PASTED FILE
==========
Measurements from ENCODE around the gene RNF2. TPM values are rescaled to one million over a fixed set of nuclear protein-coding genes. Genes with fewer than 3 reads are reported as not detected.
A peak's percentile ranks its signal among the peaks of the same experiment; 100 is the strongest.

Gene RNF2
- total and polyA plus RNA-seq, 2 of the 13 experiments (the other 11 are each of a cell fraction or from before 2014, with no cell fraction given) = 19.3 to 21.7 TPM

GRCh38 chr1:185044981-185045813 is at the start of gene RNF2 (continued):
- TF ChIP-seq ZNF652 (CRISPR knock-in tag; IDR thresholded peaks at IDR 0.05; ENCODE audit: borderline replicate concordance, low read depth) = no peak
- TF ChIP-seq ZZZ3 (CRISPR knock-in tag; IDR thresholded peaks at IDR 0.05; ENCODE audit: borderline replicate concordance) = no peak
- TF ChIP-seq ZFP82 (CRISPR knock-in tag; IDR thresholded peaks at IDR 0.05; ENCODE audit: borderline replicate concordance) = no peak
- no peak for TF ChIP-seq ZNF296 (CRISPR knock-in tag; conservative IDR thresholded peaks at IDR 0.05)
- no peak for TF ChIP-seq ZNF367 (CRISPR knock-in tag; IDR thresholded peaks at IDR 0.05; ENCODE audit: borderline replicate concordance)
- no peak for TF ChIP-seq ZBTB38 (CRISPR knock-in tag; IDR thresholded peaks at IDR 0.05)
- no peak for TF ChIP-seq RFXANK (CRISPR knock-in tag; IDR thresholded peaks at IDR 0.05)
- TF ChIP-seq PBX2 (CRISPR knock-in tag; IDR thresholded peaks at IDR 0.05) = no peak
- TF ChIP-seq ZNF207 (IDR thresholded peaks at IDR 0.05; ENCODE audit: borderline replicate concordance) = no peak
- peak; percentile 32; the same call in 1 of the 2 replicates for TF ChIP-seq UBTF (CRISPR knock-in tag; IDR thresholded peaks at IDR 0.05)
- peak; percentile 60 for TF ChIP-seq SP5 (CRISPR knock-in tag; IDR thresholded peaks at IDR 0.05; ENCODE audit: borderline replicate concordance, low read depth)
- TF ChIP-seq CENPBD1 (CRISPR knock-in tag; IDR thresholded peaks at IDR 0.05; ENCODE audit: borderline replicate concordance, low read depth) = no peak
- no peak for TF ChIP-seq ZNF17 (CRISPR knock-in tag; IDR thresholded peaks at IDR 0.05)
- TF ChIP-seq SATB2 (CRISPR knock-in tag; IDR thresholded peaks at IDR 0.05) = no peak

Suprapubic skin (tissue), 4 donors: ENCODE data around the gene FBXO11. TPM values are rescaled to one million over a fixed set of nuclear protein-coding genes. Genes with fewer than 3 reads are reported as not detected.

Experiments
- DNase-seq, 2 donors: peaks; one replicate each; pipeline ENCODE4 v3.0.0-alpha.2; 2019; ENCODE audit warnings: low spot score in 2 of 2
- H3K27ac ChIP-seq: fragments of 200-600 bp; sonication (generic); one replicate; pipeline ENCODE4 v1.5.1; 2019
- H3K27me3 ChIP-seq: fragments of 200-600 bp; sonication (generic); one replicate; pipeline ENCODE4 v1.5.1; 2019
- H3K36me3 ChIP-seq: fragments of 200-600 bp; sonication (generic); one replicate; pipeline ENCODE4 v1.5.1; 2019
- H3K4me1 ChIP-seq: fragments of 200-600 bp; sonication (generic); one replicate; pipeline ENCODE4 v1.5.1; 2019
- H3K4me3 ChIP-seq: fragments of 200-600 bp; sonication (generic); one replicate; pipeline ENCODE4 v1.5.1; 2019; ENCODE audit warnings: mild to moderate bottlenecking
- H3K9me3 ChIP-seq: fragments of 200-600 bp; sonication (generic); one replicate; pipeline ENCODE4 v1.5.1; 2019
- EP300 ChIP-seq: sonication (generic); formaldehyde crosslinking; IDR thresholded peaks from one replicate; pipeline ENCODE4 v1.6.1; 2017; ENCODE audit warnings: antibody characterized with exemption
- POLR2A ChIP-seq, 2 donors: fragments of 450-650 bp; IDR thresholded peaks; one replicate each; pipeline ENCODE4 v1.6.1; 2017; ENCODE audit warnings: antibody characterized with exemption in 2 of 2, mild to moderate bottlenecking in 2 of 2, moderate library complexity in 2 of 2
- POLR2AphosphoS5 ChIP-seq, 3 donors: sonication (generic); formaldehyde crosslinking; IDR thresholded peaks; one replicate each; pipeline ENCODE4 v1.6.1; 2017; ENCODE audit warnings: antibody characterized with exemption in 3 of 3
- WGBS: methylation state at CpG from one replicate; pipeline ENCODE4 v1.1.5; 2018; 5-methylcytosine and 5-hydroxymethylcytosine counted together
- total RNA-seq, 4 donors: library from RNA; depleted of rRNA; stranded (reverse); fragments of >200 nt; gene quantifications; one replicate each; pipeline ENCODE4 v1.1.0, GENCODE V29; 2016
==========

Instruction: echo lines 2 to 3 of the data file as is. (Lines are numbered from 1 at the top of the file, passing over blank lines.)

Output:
A peak's percentile ranks its signal among the peaks of the same experiment; 100 is the strongest.

Gene RNF2